1.1) INDUSTRIAL PROFILE
The Indian Equity Market is more popularly known as the Indian Stock Market. The Indian equity market has become the third biggest after China and Hong Kong in the Asian region. According to the latest report by ADB, it has a market capitalization of nearly $600 billion. As of March 2009, the market capitalization was around $598.3 billion (Rs 30.13 lakh crore) which is one-tenth of the combined valuation of the Asia region. The market was slow since early 2007 and continued till the first quarter of 2009.
A stock exchange has been defined by the Securities Contract (Regulation) Act, 1956 as an organization, association or body of individuals established for regulating, and controlling of securities.
The Indian equity market depends on three factors –
• Funding into equity from all over the world
• Corporate houses performance
The stock market in India does business with two types of fund namely private equity fund and venture capital fund. It also deals in transactions which are based on the two major indices - Bombay Stock Exchange (BSE) and National Stock Exchange of India Ltd. (NSE).The market also includes the debt market which is controlled by wholesale dealers, primary dealers and banks.
The equity market is also affected through trade integration policy. The country has advanced both in foreign institutional investment (FII) and trade integration since 1995.
History of Indian Equity Market
The history of the Indian equity market goes back to the 18th century when securities of the East India Company were traded. Till the end of the 19th century, the trading of securities was unorganized and the main trading centers were Calcutta (now Kolkata) and Bombay (now Mumbai).
Trade activities prospered with an increase in share price in India with Bombay becoming the main source of cotton supply during the American Civil War (1860-61). In 1865, there was drop in share prices. The stockbroker association established the Native Shares and Stock Brokers Association in 1875 to organize their activities. In 1927, the BSE recognized this association, under the Bombay Securities Contracts Control Act, 1925.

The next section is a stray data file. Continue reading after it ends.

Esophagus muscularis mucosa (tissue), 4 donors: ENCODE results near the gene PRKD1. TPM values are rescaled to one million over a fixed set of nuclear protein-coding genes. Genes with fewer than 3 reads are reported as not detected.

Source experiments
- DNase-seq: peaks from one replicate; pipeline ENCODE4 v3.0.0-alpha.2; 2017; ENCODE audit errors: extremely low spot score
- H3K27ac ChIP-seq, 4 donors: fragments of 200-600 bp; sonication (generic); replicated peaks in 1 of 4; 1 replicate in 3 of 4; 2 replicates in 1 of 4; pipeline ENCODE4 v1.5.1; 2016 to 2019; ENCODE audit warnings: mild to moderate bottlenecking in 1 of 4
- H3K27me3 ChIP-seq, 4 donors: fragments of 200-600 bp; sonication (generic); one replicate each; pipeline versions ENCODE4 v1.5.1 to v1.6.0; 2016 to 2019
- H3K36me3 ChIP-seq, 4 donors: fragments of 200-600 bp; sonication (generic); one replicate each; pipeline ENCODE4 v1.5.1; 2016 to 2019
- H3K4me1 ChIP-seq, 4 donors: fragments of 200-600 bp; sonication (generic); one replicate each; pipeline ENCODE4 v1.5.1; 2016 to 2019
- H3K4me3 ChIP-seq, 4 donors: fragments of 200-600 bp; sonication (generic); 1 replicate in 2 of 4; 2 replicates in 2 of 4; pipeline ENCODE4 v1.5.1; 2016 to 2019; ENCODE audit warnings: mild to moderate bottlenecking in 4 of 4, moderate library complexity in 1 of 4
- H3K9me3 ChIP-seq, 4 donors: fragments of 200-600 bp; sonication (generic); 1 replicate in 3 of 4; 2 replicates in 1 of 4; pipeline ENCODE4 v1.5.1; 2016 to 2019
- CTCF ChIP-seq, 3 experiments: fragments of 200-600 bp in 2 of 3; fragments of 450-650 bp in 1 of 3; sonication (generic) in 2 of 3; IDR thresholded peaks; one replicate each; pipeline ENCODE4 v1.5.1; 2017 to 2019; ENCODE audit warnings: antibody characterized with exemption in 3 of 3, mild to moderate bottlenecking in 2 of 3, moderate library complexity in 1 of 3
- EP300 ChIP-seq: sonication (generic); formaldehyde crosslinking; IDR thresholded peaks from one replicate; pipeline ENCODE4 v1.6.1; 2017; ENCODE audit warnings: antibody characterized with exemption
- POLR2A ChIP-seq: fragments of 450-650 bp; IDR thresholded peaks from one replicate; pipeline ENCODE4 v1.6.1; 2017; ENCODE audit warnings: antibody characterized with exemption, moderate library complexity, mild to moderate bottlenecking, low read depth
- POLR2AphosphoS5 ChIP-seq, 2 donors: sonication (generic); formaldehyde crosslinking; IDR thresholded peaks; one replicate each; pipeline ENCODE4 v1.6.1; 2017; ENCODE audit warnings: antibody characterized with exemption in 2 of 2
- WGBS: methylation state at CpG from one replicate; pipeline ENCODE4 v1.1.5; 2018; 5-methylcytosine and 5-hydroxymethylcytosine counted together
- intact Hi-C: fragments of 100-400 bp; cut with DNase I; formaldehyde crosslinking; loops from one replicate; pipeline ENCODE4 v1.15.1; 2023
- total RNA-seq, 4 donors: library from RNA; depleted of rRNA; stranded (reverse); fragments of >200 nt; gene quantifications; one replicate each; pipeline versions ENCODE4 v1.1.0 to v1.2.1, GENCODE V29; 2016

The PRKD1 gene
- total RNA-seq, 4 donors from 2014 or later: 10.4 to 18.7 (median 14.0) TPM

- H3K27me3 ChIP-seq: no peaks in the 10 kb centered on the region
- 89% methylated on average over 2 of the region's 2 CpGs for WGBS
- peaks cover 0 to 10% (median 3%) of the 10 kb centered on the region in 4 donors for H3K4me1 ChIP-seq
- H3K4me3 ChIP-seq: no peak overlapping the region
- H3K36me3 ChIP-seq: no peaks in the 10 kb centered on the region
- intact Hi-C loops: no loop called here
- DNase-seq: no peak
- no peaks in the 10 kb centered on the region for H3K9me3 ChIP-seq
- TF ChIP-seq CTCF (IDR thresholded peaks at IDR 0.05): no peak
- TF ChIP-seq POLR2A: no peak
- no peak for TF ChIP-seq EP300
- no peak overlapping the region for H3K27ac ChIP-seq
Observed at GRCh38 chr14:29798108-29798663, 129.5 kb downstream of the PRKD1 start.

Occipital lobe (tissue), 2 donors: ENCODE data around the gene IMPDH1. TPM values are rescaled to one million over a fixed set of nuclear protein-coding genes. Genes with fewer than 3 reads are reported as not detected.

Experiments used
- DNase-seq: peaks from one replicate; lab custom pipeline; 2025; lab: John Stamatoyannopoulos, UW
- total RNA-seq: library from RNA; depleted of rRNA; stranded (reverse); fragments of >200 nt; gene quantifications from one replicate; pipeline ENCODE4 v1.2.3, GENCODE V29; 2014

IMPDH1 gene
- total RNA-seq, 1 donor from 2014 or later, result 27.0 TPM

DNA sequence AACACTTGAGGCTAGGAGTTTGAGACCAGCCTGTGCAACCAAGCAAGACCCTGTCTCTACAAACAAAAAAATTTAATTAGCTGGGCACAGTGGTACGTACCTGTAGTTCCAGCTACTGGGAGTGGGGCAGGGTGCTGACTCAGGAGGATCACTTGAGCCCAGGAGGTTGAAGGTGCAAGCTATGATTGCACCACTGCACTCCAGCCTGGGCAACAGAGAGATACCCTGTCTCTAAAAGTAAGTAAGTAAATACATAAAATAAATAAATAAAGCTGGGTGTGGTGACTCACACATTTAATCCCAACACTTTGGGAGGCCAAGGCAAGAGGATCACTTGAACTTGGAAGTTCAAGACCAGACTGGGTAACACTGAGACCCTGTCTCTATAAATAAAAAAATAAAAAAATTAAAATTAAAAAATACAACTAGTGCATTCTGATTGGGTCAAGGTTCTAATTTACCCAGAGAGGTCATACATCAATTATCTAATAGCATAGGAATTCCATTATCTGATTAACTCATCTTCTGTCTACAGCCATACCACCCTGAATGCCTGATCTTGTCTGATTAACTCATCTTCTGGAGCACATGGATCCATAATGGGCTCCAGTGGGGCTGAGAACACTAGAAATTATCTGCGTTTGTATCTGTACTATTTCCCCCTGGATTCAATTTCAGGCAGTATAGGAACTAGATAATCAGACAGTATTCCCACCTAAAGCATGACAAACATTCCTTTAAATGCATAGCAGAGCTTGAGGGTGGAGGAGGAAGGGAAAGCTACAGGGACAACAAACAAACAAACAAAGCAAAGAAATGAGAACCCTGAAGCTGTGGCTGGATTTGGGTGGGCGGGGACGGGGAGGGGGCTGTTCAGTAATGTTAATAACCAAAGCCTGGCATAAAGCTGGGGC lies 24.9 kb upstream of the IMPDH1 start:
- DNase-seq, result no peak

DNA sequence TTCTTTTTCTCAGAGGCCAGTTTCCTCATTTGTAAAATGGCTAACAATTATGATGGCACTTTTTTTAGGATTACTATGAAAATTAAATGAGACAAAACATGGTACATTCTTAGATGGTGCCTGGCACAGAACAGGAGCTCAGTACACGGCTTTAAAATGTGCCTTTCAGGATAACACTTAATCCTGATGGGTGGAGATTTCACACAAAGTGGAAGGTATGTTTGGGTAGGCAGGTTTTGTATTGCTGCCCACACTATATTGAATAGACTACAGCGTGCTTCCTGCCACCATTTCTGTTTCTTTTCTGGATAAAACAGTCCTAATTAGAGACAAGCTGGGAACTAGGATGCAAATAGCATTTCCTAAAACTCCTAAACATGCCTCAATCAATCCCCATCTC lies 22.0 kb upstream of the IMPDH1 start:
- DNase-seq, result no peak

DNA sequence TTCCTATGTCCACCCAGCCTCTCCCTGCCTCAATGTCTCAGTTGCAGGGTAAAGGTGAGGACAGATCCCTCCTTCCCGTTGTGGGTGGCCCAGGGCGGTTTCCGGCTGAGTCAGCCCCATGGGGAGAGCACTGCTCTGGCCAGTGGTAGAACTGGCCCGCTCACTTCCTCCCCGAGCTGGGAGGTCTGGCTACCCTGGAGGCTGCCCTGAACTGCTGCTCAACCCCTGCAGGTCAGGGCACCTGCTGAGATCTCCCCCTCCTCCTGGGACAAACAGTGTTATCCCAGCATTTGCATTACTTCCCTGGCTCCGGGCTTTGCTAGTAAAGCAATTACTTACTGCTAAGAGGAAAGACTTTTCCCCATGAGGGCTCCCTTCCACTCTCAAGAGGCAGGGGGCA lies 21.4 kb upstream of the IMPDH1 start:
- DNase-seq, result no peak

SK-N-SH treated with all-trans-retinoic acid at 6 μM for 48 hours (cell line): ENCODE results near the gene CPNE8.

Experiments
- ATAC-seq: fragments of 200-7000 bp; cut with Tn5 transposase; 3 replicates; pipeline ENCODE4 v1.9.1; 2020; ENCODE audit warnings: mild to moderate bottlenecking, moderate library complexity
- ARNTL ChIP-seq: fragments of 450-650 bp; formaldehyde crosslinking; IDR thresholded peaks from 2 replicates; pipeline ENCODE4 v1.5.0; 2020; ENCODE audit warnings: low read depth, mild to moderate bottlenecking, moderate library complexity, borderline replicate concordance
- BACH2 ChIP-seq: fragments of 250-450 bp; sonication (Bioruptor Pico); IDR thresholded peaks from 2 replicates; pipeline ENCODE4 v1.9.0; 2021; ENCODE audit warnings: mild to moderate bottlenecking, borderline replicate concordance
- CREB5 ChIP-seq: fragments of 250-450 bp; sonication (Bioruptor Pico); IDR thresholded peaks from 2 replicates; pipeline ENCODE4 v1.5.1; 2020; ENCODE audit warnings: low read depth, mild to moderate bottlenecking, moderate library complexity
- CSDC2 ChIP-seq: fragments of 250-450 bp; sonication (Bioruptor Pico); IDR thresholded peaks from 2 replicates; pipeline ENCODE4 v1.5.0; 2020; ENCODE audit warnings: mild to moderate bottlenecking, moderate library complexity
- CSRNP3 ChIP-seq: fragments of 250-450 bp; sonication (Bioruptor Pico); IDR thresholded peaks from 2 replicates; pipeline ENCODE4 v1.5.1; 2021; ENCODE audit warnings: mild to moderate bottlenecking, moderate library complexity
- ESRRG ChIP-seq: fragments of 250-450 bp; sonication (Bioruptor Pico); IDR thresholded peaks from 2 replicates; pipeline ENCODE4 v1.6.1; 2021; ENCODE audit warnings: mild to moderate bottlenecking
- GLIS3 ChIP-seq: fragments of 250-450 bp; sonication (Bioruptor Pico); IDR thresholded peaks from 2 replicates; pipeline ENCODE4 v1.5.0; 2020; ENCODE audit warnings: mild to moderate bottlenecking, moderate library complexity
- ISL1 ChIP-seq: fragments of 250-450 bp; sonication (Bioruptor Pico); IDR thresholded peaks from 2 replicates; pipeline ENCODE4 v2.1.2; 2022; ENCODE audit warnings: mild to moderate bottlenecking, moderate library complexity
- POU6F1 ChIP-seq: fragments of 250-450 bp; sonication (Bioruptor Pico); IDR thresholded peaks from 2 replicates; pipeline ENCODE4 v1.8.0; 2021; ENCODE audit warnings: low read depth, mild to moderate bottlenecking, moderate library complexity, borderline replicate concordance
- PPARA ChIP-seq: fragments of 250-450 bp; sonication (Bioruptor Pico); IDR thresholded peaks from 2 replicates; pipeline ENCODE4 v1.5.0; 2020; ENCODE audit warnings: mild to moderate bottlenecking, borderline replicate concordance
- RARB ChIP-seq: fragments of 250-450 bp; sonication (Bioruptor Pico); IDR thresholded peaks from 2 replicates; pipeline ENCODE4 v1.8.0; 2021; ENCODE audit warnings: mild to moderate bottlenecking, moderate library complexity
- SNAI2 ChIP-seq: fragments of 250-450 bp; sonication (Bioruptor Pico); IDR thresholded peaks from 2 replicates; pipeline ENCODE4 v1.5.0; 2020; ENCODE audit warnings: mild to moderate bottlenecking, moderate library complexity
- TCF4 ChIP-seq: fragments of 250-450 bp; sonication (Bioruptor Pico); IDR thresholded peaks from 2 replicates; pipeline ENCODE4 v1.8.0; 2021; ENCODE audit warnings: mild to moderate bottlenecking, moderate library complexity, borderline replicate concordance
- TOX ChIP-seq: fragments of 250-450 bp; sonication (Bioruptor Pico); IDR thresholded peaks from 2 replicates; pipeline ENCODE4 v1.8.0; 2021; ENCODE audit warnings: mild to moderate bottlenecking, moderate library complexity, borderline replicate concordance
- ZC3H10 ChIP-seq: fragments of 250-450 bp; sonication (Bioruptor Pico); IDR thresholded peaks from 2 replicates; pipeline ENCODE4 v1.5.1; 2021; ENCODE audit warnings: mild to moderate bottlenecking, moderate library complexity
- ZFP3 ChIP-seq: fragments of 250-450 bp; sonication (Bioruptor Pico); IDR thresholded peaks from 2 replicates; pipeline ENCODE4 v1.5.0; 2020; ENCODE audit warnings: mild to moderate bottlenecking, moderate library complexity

The Indian Equity Market was not well organized or developed before independence. After independence, new issues were supervised. The timing, floatation costs, pricing, interest rates were strictly controlled by the Controller of Capital Issue (CII). For four and half decades, companies were demoralized and not motivated from going public due to the rigid rules of the Government.
In the 1950s, there was uncontrollable speculation and the market was known as 'Satta Bazaar'. Speculators aimed at companies like Tata Steel, Kohinoor Mills, Century Textiles, Bombay Dyeing and National Rayon. The Securities Contracts (Regulation) Act, 1956 was enacted by the Government of India. Financial institutions and state financial corporation were developed through an established network.
In the 60s, the market was bearish due to massive wars and drought. Forward trading transactions and 'Contracts for Clearing' or 'badla' were banned by the Government. With financial institutions such as LIC, GIC, some revival in the markets could be seen. Then in 1964, UTI, the first mutual fund of India was formed. In the 70's, the trading of 'badla' resumed in a different form of 'hand delivery contract'. But the Government of India passed the Dividend Restriction Ordinance on 6th July, 1974. According to the ordinance, the dividend was fixed to 12% of Face Value or 1/3 rd of the profit under Section 369 of The Companies Act, 1956 whichever is lower.
This resulted in a drop by 20% in market capitalization at BSE (Bombay Stock Exchange) overnight. The stock market was closed for nearly a fortnight. Numerous multinational companies were pulled out of India as they had to dissolve their majority stocks in India ventures for the Indian public under FERA, 1973.
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